I Am Bruce Lee Pete McCormack

I Am Bruce Lee Pete McCormack
Elvis, Marilyn, Ali, Bruce Lee ― these are pop culture icons, and the film industry venerates them by regularly pumping out their biographies for each new generation. That's a good thing when the bio is done right, but exploitive when done wrong. However, I'm glad to say that I Am Bruce Lee does mostly right.

This new Canadian doc tells the Bruce Lee story to a new audience using slick editing, contemporary music and crediting Lee as the father (arguably) of MMA (mixed martial arts). All this gloss would be shallow if director Pete McCormack (of the Oscar-nominated Facing Ali) hadn't secured key interviews with Lee's widow, Linda Lee Cadwell, and daughter Shannon (who serves as executive producer), martial arts experts, UFC fighters and even actor/boxer Mickey Rourke.

McCormack also uncovers little-known information, such as Lee's German ancestry (on his mother's side) and his 1957 Hong Kong cha-cha championship, which he directly links to Lee's furious footwork as a martial artist. Lee speaks for himself largely through a superb interview with late Canadian writer Pierre Berton.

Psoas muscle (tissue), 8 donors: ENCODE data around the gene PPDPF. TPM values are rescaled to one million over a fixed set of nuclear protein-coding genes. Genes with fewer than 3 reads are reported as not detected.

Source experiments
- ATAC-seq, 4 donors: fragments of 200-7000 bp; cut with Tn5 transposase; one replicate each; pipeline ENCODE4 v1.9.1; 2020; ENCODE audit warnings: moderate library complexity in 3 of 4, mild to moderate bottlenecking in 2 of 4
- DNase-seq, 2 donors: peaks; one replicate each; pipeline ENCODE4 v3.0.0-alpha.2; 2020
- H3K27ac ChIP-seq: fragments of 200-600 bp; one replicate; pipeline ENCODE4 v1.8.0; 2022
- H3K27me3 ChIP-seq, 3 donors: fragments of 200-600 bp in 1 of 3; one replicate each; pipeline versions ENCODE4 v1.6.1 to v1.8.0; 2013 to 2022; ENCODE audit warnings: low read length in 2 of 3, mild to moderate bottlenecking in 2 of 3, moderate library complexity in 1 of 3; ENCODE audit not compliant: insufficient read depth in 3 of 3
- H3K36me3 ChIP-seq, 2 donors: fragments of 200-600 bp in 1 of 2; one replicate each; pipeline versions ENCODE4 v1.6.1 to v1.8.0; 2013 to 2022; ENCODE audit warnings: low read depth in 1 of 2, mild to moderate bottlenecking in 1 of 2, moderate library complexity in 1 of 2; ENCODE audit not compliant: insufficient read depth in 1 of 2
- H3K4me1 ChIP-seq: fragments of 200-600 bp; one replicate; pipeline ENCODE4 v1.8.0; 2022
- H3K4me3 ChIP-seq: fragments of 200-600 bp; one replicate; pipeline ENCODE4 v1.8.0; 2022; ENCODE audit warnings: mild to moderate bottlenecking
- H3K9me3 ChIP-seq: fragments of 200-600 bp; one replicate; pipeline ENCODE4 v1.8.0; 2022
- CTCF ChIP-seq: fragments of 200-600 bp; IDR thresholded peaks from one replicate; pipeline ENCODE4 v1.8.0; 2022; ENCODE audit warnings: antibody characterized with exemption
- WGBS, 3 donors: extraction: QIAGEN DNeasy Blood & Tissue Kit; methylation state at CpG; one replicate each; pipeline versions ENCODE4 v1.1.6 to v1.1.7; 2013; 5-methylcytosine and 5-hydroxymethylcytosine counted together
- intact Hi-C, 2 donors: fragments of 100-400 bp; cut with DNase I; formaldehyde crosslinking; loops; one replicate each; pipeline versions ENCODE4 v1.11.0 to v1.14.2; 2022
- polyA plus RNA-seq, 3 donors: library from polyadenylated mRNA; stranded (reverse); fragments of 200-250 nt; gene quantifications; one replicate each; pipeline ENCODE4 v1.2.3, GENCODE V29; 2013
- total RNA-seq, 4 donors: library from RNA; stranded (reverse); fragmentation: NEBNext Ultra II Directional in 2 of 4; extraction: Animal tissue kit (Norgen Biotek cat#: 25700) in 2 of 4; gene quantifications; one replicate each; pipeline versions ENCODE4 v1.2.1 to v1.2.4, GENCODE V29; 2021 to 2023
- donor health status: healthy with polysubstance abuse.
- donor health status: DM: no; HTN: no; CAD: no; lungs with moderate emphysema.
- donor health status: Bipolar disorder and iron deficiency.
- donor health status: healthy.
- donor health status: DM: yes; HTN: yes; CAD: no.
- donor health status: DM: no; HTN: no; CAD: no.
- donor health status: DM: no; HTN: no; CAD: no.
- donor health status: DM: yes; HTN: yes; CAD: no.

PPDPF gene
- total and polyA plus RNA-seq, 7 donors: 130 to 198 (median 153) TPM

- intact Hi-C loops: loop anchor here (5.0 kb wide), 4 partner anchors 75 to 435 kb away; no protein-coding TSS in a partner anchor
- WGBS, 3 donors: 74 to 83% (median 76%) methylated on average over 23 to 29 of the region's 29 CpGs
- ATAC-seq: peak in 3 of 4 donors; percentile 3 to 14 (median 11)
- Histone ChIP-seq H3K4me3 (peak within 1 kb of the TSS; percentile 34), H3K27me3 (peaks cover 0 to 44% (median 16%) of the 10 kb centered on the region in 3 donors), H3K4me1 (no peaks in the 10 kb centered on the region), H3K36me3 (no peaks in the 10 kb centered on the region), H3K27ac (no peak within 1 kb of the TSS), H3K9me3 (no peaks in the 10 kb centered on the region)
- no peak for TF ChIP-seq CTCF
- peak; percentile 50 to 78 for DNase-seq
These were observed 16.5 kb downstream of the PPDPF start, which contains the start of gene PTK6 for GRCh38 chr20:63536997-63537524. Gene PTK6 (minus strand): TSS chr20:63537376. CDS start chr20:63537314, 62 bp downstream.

By now the legend is famous: Hong Kong child star Bruce Lee moves to the States, where he teaches secret Chinese kung-fu to white folks, develops a cult following in the role of Kato in the mid-'60 TV series The Green Hornet, can't land a role in racist Hollywood so he returns to Hong Kong to make Fists of Fury, Way of the Dragon and a movie career. Tragically, his life was snuffed out before the world premiere of his seminal martial arts film, Enter The Dragon.

The film not only chronicles Lee's life, but explores his influence as film's top martial artist and Asian male sex symbol. At times, the film drowns Lee in praise (okay, okay we get it: he's the greatest of all time), but does prove Lee's universal appeal to all races. Declares one British admirer, "When I watch Bruce Lee, I am Bruce Lee." (D&E Entertainment)